approved" (or MLAG approved) banner without having met any specific
technical checkpoints.

Of course, no vendors would ever claim accessibility and standards
adherence without being able to prove it!

>Before concluding, I would like to put forward a proposal which strives to
>meet these objections.
>1. The generalized guidelines (comprising the technology-neutral layers as
>Ian suggested) would have conformance criteria, but only software
>protocols and data formats could (directly) conform. Thus, an entity which
>developed a new technology could assert compliance, thereby claiming that
>the technology includes features which, if used correctly, would satisfy
>the requirements of the guidelines.

This sounds like MLAG.  Yes or no?  If this is part of what we're
setting out to do, I strongly recommend that we go through WAI
coordination group and consider the possibility of making this a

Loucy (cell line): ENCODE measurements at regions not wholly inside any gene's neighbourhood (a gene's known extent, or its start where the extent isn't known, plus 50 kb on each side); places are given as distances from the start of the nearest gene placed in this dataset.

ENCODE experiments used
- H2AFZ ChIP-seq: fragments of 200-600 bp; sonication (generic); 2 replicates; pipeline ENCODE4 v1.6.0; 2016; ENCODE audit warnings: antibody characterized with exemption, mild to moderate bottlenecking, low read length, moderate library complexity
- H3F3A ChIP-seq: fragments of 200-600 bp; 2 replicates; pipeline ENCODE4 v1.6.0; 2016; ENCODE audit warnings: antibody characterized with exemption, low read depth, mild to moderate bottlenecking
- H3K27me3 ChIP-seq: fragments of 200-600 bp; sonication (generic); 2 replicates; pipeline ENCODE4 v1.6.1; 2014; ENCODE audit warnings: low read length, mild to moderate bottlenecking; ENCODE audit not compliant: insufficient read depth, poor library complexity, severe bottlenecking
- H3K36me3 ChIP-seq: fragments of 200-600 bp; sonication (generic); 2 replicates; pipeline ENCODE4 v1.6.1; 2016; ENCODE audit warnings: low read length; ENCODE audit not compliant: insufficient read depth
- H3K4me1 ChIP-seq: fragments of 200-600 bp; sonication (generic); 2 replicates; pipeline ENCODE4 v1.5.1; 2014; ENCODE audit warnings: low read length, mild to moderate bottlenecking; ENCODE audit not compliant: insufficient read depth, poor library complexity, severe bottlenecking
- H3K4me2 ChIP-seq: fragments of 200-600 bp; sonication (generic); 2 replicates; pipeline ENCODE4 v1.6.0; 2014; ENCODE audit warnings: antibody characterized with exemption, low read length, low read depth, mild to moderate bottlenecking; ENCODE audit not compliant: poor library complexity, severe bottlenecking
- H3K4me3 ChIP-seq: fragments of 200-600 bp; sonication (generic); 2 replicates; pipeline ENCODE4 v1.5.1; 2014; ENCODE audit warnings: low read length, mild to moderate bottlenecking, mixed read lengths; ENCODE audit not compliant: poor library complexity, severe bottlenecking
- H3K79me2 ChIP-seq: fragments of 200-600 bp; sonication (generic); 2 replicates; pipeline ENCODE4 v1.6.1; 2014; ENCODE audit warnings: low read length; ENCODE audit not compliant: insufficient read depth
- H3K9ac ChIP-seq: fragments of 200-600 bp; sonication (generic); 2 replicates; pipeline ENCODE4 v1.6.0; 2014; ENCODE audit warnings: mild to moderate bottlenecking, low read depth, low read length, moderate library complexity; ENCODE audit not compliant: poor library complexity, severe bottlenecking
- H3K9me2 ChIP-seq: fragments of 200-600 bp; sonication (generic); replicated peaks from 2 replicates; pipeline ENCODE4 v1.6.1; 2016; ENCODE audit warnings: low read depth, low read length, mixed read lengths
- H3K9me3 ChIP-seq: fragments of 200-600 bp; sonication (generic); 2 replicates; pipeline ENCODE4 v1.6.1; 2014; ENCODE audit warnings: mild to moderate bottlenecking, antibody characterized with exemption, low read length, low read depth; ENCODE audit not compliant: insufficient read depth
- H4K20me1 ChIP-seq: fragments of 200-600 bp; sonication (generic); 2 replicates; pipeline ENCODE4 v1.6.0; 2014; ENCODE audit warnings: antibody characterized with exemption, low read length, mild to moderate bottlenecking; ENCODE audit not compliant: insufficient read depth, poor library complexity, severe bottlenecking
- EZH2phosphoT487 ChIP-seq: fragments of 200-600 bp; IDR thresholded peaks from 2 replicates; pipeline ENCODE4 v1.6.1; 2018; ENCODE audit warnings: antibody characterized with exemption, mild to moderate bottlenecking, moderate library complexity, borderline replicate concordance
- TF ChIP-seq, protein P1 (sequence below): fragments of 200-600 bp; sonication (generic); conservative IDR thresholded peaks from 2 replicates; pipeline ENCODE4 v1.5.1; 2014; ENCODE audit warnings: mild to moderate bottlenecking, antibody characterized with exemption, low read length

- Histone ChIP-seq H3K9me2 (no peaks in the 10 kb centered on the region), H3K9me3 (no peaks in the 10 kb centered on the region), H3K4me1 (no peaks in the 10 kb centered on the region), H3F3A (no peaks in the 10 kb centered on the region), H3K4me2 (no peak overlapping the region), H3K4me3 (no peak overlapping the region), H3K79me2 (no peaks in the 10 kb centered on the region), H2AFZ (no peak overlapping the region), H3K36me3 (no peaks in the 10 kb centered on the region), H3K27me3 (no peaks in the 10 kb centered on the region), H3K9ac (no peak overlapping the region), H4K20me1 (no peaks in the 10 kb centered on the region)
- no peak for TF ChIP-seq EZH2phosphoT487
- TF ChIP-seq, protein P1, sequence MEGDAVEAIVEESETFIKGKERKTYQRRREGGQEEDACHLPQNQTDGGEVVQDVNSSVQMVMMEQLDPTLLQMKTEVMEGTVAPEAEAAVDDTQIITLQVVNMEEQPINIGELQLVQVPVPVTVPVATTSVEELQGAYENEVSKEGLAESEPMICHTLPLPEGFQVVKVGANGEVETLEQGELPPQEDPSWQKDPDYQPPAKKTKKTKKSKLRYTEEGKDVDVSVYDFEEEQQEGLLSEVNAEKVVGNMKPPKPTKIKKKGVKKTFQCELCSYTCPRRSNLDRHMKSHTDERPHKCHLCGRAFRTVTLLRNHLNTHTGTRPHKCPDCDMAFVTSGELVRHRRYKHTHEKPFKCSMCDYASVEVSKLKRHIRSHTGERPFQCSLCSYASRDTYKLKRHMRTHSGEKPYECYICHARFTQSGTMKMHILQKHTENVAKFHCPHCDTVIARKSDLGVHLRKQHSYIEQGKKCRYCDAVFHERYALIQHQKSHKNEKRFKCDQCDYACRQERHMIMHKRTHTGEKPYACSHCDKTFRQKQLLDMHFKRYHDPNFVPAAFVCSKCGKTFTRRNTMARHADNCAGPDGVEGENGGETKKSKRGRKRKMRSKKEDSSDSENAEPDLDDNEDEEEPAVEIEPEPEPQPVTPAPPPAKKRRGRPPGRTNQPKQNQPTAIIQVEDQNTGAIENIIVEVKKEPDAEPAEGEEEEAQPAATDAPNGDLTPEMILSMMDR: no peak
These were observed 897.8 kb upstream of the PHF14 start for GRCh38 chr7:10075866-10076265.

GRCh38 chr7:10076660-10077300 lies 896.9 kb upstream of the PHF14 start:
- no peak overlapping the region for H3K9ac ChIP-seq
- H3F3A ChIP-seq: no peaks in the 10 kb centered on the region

separate activity.

>2. The W3C would create technology-specific profiles as Recommendations.
>In the absence of a profile relative to a particular technology or
>extension thereof, content developers could rely on any usage guidelines
>promulgated by the developer of the new technology (or extension), though
>the latter would not have the force of a W3C Recommendation. Perhaps the
>developers of new technologies could be encouraged to take advantage of
>the W3C submission process to propose technology-specific profiles for
>consideration, and possible adoption, by the relevant working group.

Well, I'm okay with this suggestion.  Thought I'd argue with
everything, eh? :)